A 44-year-old Wisconsin man, James Schultz, has been charged with disorderly conduct and battery after threatening an African-American law enforcement officer.
Schultz was arrested on February 24 for repetitively causing a chaotic scene at the Best Western Premier Park, 22 S. Carroll St., around 8:30 p.m.
The Madison Police Department asked the Dane County District Attorney’s office to add hate crime enhancer to Schultz charges for telling a black Madison police officer he was “superior” because he was white, according to The Wisconsin State Journal.
Citing police spokesperson Joel DeSpain, the outlet reported that Schultz ignored the hotel management and police order to leave the facility because of his “repeated disturbances.”
The black Madison police officer then approached him and warned him of the consequences of his actions, warning that he could be cited for trespassing.
In his reaction, Schultz resorted to the use of racial slurs on the officer telling him that: “I’m white, you’re black. I’m superior to you, mother (expletive) … I’m going to kill you … You can’t touch me,” DeSpain said.
Schultz made more racist statements while being taken to the Dane County Jail, DeSpain said.
In a separate development, Louisiana District Court Judge Jesse LeBlanc has resigned after she admitted making racial slurs about African-American courtroom employees.
Her resignation came a day after Louisiana Governor John Bel Edwards called for the judge to step down for her admitted use of the “n-word.”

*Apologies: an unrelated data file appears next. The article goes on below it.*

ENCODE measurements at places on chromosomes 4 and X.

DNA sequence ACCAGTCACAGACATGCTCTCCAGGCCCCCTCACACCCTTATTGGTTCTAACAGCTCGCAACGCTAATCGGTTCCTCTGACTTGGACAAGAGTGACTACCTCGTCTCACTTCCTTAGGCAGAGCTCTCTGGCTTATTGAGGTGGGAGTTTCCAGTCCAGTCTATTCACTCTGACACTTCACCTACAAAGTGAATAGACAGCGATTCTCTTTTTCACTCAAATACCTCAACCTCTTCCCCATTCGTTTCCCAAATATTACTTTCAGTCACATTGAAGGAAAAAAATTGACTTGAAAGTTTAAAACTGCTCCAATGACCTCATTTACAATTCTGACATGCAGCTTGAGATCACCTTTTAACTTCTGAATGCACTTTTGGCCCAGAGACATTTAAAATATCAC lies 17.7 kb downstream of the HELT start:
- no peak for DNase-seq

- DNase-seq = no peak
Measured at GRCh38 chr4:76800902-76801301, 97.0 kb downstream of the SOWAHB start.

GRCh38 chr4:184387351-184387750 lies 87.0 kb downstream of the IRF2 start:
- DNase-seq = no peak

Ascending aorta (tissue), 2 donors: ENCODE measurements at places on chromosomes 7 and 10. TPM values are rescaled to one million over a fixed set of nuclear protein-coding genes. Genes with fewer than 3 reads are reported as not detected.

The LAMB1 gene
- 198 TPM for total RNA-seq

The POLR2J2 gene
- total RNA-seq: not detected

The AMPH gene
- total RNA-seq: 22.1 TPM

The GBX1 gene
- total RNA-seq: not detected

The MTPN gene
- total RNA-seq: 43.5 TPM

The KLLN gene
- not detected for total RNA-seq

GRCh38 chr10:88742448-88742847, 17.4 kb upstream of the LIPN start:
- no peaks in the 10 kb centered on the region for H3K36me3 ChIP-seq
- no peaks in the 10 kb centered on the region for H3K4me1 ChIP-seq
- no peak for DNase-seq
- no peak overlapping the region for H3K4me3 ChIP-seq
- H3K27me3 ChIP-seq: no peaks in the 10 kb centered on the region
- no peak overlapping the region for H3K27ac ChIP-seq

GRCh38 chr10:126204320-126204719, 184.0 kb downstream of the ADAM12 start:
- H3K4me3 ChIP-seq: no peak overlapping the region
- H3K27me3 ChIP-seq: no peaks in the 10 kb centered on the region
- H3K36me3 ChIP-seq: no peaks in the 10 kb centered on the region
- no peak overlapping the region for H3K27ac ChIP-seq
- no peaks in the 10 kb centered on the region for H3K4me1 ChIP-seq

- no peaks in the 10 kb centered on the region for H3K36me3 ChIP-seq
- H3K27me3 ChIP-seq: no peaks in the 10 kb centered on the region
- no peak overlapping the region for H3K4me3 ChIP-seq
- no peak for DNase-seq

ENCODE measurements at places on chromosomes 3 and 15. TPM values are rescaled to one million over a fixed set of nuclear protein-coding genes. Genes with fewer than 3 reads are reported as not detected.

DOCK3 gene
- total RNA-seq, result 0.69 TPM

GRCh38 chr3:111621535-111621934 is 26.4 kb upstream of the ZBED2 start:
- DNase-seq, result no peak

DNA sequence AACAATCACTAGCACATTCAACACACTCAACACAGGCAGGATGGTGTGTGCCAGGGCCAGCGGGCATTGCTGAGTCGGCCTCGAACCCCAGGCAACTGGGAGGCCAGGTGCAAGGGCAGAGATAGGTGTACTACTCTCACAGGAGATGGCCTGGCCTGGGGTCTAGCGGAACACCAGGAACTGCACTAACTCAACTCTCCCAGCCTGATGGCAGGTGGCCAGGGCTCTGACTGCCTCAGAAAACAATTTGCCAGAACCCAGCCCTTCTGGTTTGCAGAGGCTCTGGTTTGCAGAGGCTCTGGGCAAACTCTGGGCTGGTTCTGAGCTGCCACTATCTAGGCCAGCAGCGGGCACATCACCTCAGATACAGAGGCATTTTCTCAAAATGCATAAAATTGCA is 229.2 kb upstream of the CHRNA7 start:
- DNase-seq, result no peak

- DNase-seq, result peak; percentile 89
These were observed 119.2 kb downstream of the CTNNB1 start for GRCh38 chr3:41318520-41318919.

LeBlanc denied ever making racist remarks about African-American employees of the court earlier.
However, in a remarkable U-turn, the embattled judge owned up to her racist behavior and sought forgiveness.
“I admit that I used that word,” LeBlanc said during an interview with WAFB. “I profusely apologize for that. I should have never said it. It was uncalled for. I was angry. I was upset. But, it’s no excuse.”
LeBlanc made the racist comments during what she described as “in a moment of a heated exchange” with her then-boyfriend and former chief deputy in Assumption Parish, Bruce Prejean.
“Are we happy that somebody that used the n-word is no longer having the opportunity to preside over members of our community? Yes. But victory? No, because we shouldn’t still be fighting these issues in 2020,” said Baton Rouge NAACP chapter president, Eugene Collins.